Opponents of Initiative Substitute Misleading Statements and Insults for Arguments

by ALADS Board of Directors
An op/ed penned recently by George Eskin attacked ALADS and others who are seeking to repair some of the damage done by Propositions 47 and 57 by placing the " Reducing Crime and Keeping California Safe Act of 2018 " on the November 2018 ballot. It is ironic that his piece, claiming the initiative proponents are misleading the public, was filled with deceptive and false claims.
While Eskin claims that passage of Prop 47 in 2014 did not cause an increase in crime, the facts are that before passage of Prop 47, the property crime rate in California had been decreasing the previous three years. Final year statistics show the property crime rate rose in California in 2015 and 2016, while during those same years, all other states in the United States saw property crime rates decrease year over year. In fact, a study examining 2015 that was referenced by Eskin, stated "Prop 47 did have an impact" and "the larceny effect appears significant."
How significant was this larceny rate increase? The 2015 larceny rate in California soared 10.7% from 2014 to 2015 while falling 3.4% across the United States.  While Eskin touted reduced incarceration "saving" $100 million since the passage of Prop 47 four years ago, he entirely ignored the real and measurable cost on residents and businesses from the cost of increased crime. Using the highly respected Rand Corporation Cost of Crime calculator , the cost of the increased larceny rate from 2014 to 2015 exceeded $150 million. Put another way, the cost of one year of increased thefts after Prop 47 exceeds the entirety of "savings" from reduced incarceration in the four years following Prop 47's passage.
Eskin who is a retired judge, uses phrases identical to an op/ed written in another paper by Thomas Parker and makes deliberately false statements in his piece. For example, when he writes, "Among other lies, they claim that violent criminals are being released into our communities automatically under Prop 57. Nothing could be further from the truth. No one is released unless the parole board finds they pose little risk to community safety." Really?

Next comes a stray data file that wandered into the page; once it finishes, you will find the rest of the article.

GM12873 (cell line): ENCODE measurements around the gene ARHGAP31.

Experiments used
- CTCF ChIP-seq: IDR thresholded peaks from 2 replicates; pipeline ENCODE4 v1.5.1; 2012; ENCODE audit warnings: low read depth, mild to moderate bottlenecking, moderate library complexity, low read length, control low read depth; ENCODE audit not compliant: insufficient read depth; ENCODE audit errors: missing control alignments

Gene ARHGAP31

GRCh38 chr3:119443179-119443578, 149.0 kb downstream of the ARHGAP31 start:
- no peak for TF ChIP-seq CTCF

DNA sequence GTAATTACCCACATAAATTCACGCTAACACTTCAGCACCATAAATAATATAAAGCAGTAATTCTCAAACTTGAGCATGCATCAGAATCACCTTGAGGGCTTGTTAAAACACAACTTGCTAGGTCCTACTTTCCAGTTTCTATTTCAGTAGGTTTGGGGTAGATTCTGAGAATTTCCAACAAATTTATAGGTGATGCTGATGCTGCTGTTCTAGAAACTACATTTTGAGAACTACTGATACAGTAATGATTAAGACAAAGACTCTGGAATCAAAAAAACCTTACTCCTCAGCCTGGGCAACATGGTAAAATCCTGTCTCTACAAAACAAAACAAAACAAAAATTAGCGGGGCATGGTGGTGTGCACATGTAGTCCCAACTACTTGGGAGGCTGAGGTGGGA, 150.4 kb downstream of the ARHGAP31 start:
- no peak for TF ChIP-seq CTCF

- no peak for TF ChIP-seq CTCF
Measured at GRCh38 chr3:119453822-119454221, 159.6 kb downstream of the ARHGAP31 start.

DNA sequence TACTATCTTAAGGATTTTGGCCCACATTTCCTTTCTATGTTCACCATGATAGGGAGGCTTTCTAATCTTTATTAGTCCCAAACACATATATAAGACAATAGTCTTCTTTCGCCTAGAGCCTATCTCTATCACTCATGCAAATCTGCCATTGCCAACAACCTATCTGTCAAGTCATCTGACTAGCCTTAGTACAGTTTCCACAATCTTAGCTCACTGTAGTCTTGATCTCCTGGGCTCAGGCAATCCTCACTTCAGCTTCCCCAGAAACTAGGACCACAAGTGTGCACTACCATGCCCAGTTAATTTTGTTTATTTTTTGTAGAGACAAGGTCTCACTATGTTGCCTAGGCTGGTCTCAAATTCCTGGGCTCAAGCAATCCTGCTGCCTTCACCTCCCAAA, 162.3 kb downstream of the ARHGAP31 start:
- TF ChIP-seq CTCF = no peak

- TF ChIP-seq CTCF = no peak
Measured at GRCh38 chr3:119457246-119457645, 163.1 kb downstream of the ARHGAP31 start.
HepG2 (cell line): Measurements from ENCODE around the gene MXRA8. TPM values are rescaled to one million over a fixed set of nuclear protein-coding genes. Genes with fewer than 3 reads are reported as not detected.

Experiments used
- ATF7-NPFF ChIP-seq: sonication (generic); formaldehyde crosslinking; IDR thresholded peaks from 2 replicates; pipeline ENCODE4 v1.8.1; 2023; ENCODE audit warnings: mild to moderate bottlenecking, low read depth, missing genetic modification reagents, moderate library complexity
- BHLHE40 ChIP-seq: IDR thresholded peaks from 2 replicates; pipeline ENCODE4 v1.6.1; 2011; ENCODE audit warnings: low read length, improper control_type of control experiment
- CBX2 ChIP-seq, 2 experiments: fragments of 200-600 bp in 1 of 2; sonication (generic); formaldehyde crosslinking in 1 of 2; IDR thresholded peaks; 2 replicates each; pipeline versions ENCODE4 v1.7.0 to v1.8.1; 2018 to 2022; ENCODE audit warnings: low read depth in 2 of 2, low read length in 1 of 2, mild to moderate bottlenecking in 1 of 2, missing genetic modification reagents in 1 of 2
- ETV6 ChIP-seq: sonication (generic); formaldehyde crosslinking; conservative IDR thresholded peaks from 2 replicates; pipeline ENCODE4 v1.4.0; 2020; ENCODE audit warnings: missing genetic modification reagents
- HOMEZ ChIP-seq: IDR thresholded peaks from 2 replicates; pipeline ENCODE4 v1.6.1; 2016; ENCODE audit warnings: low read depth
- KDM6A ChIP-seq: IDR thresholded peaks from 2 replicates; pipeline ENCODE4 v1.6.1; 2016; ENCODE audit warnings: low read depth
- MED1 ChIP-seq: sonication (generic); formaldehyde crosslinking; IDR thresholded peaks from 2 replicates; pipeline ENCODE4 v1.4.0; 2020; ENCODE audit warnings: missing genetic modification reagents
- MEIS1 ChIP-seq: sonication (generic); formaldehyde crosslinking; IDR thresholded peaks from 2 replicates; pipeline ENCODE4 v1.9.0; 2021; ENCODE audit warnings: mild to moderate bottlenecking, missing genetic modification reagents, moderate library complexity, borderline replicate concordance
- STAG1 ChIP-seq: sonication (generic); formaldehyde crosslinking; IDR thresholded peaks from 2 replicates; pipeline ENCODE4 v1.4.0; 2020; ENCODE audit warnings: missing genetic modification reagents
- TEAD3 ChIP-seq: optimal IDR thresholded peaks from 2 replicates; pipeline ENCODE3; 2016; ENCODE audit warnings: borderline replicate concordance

As Senator Daniel Patrick Moynihan once observed, everyone is entitled to his own opinion, but not his own facts. In Eskin and Parkers' recent rants, they substitute facts with personal attacks to argue that criminal justice "reforms" are working.
ALADS and others have and will continue to point out the fact that violent inmates  are being released early under Prop 57. We continue to point it out because  Prop 57 proponents assured the public that only "non-violent" inmates would be released early from prison under the initiative.
It is striking that the Eskin and Thomas commentaries were devoid of any reasons on why the specific provisions of the "Reducing Crime and Keeping California Safe Act of 2018" should be opposed. Those changes include reclassifying currently "non-violent" crimes like rape of an unconscious person, sex trafficking of a child and 14 other serious crimes as "violent" and thus preventing early release of inmates convicted of these crimes; expanding parole oversight and penalties for violating parole; changing theft laws so serial thieves and organized theft gangs will face punishment; and expanding DNA collection to include those convicted of drug, theft, domestic violence and other serious crimes to help solve rape, murder and other violent crimes.
While ALADS and other public safety groups have strong feelings about the need to reclassify currently "non-violent" crimes like rape of an unconscious person, sex trafficking of a child and 14 other serious crimes as "violent" -- to prevent the early release of inmates convicted of these crimes, we are committed to focusing on the arguments, not the people advocating on the other side of the issue. As peace officers, we often find that people resort to name calling when they have lost the argument and are devoid of facts.
The refusal of opponents to directly address the changes sought by the initiative, instead of substituting insults, name calling and misleading statements for arguments, simply reinforces the fact the changes are common sense proposals which advance public safety.

The Association for Los Angeles Deputy Sheriffs (ALADS) is the collective bargaining agent representing more than 7,900 deputy sheriffs and district attorney investigators working in Los Angeles County. Like our Facebook page
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